Saturday, December 6, 2008


So, I am not really an organized person. In many respects. As evidence of this, I put forth that for the last five years running, every single January I have resolved to keep a budget. I wasn't really keeping track, but this last January it hit me: this resolution sounds familiar. I still need to learn how to keep a budget. And I am still afraid of them (budgets).


the prophet says the we should be financially prudent, and be frugal and so on, and Marvin J. Ashton gave this lovely talk called One For The Money when I was too small to pay attention to General Conference (and, interestingly enough, in the printed version which they have made into a booklet, they have inside-cover art by Richard G. Scott which is really quite beautiful) and I believe with my heart and soul in following the prophet, so with a sigh, I resolved AGAIN in 2008 to try to keep a budget.

Two days ago I settled in again to do that awful task again. I tend to dread it because I usually don't think I am going to find it emotionally rewarding. The truth is that in the end, I always do feel happy that I have done it, but getting myself to start is very difficult. I do love saving for things, and I've been saving for a camera for I think about six months now, but there have been problems, and I was afraid that I wouldn't make it


I just made my savings goal!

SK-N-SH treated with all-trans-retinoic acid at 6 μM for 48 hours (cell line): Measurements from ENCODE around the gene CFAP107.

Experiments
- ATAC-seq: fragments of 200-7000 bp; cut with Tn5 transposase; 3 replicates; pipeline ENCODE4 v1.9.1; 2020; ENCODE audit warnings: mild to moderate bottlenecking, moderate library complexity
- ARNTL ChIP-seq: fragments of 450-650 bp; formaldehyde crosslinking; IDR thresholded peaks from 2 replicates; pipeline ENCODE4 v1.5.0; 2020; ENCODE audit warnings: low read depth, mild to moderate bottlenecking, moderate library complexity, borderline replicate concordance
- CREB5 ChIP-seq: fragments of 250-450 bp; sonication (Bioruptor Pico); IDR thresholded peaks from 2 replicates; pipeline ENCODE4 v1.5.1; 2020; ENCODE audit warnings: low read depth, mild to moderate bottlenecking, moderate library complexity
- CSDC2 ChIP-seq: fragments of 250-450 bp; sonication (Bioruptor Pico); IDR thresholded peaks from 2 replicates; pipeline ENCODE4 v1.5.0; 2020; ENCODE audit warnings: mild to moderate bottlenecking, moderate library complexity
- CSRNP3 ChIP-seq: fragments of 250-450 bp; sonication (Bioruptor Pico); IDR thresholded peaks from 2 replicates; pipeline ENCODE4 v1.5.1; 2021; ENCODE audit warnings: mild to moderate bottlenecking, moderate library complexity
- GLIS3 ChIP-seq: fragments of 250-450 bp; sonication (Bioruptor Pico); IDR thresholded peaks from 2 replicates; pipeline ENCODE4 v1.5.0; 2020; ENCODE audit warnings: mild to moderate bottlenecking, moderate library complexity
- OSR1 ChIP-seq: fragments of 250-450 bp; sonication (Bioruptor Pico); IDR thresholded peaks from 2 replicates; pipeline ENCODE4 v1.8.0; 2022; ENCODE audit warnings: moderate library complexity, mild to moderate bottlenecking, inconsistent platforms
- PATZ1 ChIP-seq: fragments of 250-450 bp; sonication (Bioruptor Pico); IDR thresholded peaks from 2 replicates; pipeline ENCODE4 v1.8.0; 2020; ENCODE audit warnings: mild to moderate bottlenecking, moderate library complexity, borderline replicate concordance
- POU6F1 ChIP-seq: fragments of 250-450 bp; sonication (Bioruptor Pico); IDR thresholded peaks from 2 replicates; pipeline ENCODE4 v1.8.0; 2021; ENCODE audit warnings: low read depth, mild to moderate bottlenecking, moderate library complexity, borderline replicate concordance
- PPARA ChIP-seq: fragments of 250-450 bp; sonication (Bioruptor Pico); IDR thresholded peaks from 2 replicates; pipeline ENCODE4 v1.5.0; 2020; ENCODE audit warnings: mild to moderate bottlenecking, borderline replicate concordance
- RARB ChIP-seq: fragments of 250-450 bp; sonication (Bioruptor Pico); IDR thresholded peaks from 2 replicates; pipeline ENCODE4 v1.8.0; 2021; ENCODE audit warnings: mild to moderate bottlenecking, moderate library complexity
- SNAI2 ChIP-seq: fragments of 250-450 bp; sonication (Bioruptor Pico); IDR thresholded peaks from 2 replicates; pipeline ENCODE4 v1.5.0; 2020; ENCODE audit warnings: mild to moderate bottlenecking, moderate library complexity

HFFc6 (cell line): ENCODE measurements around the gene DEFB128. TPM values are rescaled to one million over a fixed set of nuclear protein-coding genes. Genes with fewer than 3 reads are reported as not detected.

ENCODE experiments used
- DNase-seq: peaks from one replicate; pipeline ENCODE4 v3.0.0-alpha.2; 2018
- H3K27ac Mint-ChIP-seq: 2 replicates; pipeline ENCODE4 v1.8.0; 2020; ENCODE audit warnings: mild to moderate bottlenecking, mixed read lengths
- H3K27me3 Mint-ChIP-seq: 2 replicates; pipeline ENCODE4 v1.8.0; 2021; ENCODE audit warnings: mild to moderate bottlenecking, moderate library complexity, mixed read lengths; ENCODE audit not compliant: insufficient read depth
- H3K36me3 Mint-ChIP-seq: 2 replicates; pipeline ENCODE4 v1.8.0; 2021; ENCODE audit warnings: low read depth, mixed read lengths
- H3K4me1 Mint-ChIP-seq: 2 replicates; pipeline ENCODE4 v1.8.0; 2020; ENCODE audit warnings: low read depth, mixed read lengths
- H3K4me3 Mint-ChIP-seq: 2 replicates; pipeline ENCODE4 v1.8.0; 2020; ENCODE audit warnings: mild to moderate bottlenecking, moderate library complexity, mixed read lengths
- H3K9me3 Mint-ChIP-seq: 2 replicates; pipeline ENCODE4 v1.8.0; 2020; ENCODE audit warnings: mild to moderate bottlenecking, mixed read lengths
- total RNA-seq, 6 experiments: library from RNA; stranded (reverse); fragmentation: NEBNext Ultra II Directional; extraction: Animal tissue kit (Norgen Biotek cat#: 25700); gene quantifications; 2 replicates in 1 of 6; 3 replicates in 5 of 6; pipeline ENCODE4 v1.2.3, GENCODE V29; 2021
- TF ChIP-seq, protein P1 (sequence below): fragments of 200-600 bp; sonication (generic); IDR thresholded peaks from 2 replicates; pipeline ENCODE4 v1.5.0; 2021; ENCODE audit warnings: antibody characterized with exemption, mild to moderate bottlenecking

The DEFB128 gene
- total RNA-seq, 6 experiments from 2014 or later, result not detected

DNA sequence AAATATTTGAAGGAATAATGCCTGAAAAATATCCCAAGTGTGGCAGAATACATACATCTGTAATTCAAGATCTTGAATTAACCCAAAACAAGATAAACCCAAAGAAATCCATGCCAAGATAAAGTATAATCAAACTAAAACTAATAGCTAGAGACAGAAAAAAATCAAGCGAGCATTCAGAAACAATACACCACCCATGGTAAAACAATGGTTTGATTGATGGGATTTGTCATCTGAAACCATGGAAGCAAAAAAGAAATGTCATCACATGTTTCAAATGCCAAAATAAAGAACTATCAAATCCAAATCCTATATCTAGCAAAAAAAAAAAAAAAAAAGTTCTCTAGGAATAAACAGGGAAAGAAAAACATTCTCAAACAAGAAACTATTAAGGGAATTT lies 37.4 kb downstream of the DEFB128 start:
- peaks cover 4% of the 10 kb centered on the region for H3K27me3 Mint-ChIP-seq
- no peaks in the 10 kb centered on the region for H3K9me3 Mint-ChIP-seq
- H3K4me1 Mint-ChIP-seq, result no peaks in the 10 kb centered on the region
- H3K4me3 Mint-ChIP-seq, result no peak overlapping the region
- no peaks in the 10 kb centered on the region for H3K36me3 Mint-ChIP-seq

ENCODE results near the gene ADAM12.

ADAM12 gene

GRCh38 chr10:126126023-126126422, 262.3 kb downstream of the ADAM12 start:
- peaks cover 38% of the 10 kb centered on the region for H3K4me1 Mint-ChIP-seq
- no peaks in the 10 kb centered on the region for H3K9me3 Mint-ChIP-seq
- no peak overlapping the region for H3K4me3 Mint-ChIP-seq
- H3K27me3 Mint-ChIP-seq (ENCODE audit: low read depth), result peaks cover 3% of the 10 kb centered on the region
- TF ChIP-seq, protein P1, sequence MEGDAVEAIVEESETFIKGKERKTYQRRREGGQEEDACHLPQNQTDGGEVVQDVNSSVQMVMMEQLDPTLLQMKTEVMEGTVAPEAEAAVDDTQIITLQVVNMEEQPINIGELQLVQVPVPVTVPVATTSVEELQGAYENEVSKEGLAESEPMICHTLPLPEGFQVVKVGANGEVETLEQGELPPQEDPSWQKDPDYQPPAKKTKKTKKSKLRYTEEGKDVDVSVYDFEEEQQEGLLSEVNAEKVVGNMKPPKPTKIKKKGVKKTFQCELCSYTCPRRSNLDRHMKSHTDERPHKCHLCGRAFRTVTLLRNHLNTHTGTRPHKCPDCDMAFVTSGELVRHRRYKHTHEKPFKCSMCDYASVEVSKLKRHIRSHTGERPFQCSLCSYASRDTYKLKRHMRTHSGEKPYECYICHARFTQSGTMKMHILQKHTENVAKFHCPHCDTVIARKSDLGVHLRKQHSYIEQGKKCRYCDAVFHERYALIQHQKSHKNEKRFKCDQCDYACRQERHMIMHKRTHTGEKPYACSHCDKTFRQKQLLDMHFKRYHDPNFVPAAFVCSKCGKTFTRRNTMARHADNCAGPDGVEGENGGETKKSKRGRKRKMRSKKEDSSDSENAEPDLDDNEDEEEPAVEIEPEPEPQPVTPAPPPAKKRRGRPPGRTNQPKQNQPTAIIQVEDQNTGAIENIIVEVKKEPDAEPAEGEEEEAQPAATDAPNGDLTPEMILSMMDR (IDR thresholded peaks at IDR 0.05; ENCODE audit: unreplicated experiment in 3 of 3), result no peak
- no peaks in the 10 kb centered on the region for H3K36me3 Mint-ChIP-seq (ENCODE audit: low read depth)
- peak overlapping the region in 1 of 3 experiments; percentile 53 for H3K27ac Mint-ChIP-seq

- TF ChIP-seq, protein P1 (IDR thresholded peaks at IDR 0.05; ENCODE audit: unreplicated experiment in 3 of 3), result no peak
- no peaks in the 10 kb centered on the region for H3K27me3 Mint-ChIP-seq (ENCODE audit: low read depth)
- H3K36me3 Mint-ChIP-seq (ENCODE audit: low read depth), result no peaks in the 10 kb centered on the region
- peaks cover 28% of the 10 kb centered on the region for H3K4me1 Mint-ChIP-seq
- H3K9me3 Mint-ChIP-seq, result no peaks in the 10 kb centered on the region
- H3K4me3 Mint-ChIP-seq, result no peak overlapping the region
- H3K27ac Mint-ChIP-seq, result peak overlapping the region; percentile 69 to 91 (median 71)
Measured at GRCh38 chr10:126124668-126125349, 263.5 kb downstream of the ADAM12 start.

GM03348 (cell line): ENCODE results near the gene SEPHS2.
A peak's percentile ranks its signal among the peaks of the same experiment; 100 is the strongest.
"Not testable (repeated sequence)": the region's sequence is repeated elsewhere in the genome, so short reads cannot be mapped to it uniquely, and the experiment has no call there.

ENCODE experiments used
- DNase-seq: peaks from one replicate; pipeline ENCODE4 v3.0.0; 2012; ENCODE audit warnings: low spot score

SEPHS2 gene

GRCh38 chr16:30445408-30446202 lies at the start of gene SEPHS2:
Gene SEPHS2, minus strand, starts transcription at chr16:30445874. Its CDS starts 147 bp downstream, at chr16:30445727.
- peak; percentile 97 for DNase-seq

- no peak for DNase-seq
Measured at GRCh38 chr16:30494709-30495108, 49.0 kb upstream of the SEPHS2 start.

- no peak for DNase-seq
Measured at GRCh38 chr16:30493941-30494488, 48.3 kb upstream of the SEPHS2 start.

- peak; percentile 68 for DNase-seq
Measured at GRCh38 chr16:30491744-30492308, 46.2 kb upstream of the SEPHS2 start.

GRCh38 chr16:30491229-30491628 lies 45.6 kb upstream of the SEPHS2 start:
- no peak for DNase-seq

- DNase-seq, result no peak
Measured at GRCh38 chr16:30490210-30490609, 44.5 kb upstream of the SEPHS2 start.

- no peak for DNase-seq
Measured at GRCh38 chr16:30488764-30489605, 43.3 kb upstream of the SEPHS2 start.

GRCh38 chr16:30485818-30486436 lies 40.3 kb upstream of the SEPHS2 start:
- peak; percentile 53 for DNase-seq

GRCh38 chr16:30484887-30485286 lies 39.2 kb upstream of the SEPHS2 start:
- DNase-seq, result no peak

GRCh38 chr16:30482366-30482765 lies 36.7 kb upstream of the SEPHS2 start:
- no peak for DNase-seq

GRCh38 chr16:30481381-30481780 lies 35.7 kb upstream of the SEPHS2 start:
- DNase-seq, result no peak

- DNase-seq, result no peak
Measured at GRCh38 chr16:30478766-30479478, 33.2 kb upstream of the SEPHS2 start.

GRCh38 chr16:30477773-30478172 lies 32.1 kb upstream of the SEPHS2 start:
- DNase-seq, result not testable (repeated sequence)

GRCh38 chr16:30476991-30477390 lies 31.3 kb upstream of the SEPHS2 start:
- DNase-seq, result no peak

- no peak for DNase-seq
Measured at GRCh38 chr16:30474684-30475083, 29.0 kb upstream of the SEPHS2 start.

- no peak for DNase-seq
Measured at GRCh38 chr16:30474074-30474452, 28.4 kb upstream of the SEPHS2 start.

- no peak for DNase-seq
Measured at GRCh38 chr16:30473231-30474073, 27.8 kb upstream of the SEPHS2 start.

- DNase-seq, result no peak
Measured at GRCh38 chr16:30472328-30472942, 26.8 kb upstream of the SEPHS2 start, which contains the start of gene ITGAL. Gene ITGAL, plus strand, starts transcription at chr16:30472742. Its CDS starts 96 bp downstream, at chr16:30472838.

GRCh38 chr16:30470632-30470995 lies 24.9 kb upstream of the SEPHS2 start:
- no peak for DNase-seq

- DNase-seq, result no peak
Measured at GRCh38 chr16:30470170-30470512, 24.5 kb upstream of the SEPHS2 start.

And I just realized that the reason I was afraid of budgets is because I was afraid that if I kept them, then I would never get anything I really, really wanted, which would be true if I didn't save for things I wanted. But I do save for things, and budgets DO work, and that makes me really, really happy.

(Hopefully this means that as soon as finals week is over, and I get around to actually buying said camera, you will be getting lots more pictures on this blog than you have in the past (even one is lots more than none);)

Monday, December 1, 2008

Three Delicious (or at least highly edible) things to do with frozen Spinach

You know how whenever there's a new report about whatever essential nutrient you really, really need, they always say it's found in "blah, blah, blah, and leafy greens like broccoli and spinach"?

I really don't like spinach, but in the name of trying to get myself to eat healthier, I keep experimenting, trying to find ways to get myself to eat more. Spinach salad is pretty good, but I will save writing about that for later. For now, I will focus on Our Friend the Package of Frozen Spinach, which avoids some of the problems associated with fresh spinach and is highly store-able, to boot (as long as your freezer is working).

Spinach and Cheese
If your frozen spinach is loose, in a plastic package (this is slightly more expensive but easier to work with, especially if you need to use only some of the spinach at a time), then just dump it into a baking pan which is big enough for it to spread out a little. Something smaller than 9x13 works well for the size of package I usually get.

If you get the cheaper, more compact, more recycle-able cardboard box of spinach, defrost it first, so that you can spread it out without having to use an ice pick to pry the pieces apart. I normally do this in the microwave, but if I have enough forethought, I will move the spinach from the freezer to the fridge the night before. Once it is defrosted, then spread it all over a pan.